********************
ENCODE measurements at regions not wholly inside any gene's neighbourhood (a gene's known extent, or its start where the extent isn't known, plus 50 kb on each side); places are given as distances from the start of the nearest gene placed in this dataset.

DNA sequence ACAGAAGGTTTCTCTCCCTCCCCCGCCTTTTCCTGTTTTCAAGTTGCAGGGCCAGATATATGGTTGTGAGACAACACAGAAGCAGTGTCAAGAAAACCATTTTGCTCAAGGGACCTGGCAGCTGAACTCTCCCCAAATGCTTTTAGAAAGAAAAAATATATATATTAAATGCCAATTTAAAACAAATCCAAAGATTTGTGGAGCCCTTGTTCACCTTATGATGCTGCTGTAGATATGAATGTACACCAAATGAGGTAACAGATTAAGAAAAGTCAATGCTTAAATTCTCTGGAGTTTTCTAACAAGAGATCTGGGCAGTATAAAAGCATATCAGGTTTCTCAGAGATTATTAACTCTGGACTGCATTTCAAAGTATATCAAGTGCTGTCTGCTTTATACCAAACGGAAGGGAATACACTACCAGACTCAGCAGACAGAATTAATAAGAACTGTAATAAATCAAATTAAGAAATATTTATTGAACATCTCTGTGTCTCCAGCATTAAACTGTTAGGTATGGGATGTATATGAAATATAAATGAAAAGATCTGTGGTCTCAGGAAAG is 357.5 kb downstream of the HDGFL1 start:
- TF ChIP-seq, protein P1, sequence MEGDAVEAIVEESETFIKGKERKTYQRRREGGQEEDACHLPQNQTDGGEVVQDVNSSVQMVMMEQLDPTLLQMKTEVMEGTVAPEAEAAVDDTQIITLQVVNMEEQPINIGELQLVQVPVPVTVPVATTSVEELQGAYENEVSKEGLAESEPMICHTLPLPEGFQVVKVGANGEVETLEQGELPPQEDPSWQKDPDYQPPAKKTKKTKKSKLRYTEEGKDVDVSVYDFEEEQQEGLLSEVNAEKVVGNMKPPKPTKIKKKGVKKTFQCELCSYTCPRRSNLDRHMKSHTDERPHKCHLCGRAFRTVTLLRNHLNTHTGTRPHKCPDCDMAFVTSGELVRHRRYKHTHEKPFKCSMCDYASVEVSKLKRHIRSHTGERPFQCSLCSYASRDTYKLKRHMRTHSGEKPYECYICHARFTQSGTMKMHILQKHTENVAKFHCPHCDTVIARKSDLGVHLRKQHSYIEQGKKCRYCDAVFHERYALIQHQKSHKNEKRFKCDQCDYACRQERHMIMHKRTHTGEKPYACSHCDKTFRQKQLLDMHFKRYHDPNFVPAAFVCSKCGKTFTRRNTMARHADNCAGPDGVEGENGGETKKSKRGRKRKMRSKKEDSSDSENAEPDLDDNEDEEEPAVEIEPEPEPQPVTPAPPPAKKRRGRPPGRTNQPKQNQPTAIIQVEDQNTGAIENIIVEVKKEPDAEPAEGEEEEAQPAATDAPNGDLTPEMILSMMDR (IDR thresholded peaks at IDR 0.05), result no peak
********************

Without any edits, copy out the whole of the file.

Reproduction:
ENCODE measurements at regions not wholly inside any gene's neighbourhood (a gene's known extent, or its start where the extent isn't known, plus 50 kb on each side); places are given as distances from the start of the nearest gene placed in this dataset.

DNA sequence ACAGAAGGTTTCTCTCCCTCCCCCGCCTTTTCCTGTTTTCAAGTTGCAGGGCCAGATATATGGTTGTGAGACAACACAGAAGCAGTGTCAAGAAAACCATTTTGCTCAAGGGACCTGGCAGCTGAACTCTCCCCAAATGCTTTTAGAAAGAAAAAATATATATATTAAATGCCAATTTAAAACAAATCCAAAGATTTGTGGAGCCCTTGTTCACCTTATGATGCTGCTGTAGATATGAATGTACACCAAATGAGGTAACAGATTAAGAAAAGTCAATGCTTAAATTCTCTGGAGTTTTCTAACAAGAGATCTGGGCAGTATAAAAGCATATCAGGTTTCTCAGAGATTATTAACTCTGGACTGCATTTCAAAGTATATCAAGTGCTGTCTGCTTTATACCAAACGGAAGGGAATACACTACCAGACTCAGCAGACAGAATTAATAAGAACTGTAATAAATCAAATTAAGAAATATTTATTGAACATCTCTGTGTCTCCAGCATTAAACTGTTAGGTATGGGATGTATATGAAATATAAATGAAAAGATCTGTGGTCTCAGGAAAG is 357.5 kb downstream of the HDGFL1 start:
- TF ChIP-seq, protein P1, sequence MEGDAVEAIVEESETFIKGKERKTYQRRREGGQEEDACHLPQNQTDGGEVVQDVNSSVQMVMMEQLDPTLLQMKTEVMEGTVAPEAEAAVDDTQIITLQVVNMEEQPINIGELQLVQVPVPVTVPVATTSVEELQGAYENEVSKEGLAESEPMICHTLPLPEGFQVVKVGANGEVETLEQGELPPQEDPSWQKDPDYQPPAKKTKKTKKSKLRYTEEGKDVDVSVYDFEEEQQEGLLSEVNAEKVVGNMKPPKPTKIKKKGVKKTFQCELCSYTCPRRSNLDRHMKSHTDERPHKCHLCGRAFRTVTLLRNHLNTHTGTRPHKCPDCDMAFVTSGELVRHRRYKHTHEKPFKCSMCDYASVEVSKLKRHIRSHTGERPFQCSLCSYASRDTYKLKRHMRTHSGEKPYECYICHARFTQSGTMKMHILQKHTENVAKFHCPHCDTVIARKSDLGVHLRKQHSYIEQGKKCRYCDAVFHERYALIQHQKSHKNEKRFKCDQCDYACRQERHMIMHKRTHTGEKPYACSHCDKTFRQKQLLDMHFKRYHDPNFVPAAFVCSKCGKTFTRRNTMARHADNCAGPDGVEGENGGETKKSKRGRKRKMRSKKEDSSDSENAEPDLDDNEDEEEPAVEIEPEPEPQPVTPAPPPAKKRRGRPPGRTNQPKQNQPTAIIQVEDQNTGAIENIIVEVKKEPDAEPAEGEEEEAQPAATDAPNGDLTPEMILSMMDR (IDR thresholded peaks at IDR 0.05), result no peak